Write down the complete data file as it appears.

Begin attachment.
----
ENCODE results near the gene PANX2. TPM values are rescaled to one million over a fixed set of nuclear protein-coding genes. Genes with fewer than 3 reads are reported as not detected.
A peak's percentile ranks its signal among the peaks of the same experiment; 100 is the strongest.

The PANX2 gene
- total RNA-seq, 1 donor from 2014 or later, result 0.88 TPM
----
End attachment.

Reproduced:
ENCODE results near the gene PANX2. TPM values are rescaled to one million over a fixed set of nuclear protein-coding genes. Genes with fewer than 3 reads are reported as not detected.
A peak's percentile ranks its signal among the peaks of the same experiment; 100 is the strongest.

The PANX2 gene
- total RNA-seq, 1 donor from 2014 or later, result 0.88 TPM